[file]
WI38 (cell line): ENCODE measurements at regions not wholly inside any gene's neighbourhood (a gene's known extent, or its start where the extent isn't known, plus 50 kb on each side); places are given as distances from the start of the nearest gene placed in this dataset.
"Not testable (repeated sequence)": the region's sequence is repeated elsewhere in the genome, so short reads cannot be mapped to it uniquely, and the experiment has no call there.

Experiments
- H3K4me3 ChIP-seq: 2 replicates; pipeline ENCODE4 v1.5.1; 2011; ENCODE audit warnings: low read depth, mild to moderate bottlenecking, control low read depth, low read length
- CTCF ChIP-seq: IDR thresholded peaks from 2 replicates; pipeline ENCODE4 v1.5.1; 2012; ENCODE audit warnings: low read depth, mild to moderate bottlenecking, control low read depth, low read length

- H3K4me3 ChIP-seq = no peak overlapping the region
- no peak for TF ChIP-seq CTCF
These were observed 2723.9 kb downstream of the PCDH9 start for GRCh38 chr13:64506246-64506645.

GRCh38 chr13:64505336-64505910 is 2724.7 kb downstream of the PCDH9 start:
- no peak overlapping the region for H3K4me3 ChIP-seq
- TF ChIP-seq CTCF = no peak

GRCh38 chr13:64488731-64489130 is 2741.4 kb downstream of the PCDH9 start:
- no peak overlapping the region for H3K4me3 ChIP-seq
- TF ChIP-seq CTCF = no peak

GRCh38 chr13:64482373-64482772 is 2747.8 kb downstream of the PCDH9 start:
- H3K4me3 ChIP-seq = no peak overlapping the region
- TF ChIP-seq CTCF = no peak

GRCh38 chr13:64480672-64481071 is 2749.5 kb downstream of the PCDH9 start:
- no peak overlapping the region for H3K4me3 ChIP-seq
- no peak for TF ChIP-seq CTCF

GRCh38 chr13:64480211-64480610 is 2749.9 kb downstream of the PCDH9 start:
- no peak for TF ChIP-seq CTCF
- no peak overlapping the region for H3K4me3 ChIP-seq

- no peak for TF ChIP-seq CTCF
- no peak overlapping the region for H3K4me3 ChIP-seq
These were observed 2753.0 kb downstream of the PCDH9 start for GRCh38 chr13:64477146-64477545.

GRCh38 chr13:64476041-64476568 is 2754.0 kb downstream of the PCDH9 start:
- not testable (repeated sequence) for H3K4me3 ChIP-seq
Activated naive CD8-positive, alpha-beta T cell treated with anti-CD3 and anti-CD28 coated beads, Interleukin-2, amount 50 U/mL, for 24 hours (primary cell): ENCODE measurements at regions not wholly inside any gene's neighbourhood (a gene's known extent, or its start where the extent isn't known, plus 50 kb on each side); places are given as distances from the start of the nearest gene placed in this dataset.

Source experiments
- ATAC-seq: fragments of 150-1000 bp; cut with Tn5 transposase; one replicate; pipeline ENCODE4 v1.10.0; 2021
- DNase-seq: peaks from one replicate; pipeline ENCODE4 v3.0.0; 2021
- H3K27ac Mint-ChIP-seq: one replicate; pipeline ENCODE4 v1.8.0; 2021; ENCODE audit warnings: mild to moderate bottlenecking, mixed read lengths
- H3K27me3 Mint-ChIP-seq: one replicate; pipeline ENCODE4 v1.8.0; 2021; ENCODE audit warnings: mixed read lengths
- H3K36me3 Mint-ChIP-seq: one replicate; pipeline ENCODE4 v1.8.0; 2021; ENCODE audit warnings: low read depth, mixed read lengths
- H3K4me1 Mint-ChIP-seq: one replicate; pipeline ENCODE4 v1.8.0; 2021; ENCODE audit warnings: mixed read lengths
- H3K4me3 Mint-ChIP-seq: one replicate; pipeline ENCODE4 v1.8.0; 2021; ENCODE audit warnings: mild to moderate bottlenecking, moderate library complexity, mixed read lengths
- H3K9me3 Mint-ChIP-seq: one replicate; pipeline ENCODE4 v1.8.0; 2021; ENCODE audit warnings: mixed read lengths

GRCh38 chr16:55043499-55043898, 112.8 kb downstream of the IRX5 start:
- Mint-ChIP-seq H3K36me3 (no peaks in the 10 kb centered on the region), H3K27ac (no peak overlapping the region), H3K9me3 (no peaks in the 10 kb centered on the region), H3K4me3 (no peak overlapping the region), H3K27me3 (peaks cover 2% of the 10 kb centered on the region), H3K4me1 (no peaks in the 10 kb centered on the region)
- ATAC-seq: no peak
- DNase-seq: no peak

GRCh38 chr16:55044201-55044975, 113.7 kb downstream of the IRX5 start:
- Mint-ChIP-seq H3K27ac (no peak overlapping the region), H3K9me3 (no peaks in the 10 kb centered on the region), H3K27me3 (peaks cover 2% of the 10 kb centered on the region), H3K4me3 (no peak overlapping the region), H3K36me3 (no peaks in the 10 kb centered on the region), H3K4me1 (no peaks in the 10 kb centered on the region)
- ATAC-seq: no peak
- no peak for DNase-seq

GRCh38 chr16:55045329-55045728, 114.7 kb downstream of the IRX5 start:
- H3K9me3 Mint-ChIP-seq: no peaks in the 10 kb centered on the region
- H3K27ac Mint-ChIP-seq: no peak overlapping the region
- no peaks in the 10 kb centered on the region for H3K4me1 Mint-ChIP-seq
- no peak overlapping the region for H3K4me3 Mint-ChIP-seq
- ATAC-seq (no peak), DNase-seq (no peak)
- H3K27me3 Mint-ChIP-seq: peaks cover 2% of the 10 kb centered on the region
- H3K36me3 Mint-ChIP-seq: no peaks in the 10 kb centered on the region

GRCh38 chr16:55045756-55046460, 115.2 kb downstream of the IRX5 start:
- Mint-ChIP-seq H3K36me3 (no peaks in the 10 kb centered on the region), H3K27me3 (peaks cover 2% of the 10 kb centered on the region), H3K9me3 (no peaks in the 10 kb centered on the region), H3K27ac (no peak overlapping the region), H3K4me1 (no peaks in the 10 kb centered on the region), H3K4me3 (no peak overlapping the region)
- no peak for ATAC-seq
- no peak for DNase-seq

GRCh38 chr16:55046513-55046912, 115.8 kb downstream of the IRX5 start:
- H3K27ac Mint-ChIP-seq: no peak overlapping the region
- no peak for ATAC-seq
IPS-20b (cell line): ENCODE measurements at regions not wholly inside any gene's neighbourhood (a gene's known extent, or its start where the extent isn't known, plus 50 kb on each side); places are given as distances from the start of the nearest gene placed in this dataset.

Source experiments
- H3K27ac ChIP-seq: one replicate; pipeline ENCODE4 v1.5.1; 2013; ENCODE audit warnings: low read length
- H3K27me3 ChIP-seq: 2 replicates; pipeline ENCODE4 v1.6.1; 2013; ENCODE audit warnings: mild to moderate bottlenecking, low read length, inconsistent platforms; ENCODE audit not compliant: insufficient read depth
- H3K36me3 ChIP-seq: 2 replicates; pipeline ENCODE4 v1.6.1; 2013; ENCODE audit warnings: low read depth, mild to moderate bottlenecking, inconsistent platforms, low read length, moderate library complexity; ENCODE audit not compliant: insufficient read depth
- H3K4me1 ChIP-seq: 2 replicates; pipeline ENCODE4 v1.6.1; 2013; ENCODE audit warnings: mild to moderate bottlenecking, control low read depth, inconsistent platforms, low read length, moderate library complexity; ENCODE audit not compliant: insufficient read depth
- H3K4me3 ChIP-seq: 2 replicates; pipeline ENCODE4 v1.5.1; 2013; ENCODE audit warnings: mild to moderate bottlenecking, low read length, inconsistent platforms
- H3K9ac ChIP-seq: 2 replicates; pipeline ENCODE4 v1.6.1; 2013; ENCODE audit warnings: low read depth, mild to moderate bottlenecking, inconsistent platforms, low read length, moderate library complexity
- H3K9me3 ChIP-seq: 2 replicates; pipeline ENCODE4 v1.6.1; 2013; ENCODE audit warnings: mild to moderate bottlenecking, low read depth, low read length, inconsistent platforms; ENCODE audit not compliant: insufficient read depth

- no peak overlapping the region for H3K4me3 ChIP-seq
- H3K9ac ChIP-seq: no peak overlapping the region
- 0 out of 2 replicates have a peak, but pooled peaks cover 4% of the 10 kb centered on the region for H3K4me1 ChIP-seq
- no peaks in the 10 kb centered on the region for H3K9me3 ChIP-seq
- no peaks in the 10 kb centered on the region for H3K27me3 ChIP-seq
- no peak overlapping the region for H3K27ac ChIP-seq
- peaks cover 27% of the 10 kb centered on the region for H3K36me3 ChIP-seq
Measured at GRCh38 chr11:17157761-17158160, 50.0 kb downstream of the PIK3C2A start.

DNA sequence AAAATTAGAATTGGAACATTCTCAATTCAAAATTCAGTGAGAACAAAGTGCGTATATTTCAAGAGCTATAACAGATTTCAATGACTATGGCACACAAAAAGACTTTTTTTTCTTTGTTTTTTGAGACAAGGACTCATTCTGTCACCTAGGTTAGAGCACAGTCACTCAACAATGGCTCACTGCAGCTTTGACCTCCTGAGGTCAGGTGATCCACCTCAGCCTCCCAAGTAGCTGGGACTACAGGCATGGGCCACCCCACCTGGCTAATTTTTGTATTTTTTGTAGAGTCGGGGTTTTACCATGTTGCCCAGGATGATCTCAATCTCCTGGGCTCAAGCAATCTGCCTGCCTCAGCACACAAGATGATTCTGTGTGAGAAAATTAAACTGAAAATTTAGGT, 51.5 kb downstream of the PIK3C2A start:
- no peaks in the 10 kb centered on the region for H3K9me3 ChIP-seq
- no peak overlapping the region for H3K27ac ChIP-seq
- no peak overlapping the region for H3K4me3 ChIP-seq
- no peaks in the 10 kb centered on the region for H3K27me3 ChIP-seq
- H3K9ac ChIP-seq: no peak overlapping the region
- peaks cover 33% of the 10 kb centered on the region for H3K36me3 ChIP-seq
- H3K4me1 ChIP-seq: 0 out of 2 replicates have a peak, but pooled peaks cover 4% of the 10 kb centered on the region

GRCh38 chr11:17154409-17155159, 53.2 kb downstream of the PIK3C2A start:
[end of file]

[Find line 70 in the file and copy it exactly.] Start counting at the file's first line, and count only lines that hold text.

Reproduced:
- H3K9me3 ChIP-seq: 2 replicates; pipeline ENCODE4 v1.6.1; 2013; ENCODE audit warnings: mild to moderate bottlenecking, low read depth, low read length, inconsistent platforms; ENCODE audit not compliant: insufficient read depth